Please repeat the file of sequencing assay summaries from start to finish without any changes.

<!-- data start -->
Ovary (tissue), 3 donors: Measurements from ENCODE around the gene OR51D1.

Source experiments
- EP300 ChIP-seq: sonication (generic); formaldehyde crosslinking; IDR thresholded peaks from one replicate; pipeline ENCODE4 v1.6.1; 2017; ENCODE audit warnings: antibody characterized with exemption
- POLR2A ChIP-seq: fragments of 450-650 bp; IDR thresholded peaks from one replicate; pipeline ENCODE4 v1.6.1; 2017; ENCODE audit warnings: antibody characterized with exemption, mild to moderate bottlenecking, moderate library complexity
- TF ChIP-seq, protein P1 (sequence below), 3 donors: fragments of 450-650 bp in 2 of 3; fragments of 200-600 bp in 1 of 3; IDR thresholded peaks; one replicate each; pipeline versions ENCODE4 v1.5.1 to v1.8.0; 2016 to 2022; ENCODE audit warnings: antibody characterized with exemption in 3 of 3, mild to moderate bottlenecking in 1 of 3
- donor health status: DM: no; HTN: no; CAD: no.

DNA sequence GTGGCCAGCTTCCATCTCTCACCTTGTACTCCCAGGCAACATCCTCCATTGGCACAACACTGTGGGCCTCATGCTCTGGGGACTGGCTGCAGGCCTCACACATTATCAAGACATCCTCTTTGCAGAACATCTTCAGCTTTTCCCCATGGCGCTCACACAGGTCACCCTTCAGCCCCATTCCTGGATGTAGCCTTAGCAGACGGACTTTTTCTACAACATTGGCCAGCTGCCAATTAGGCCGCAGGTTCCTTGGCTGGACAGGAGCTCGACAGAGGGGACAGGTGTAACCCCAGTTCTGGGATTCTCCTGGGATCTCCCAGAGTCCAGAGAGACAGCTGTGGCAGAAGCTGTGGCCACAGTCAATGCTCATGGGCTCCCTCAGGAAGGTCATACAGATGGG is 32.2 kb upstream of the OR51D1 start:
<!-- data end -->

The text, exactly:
Ovary (tissue), 3 donors: Measurements from ENCODE around the gene OR51D1.

Source experiments
- EP300 ChIP-seq: sonication (generic); formaldehyde crosslinking; IDR thresholded peaks from one replicate; pipeline ENCODE4 v1.6.1; 2017; ENCODE audit warnings: antibody characterized with exemption
- POLR2A ChIP-seq: fragments of 450-650 bp; IDR thresholded peaks from one replicate; pipeline ENCODE4 v1.6.1; 2017; ENCODE audit warnings: antibody characterized with exemption, mild to moderate bottlenecking, moderate library complexity
- TF ChIP-seq, protein P1 (sequence below), 3 donors: fragments of 450-650 bp in 2 of 3; fragments of 200-600 bp in 1 of 3; IDR thresholded peaks; one replicate each; pipeline versions ENCODE4 v1.5.1 to v1.8.0; 2016 to 2022; ENCODE audit warnings: antibody characterized with exemption in 3 of 3, mild to moderate bottlenecking in 1 of 3
- donor health status: DM: no; HTN: no; CAD: no.

DNA sequence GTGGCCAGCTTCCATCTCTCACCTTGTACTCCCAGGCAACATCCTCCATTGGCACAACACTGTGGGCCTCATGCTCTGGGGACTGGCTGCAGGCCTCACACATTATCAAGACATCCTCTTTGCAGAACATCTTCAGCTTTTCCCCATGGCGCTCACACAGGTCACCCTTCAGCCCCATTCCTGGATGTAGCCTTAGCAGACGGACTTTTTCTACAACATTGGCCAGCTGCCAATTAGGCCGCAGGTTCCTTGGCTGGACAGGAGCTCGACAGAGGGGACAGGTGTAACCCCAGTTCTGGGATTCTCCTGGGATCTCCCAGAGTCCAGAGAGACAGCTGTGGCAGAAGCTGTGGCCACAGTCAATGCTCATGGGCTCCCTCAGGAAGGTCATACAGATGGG is 32.2 kb upstream of the OR51D1 start: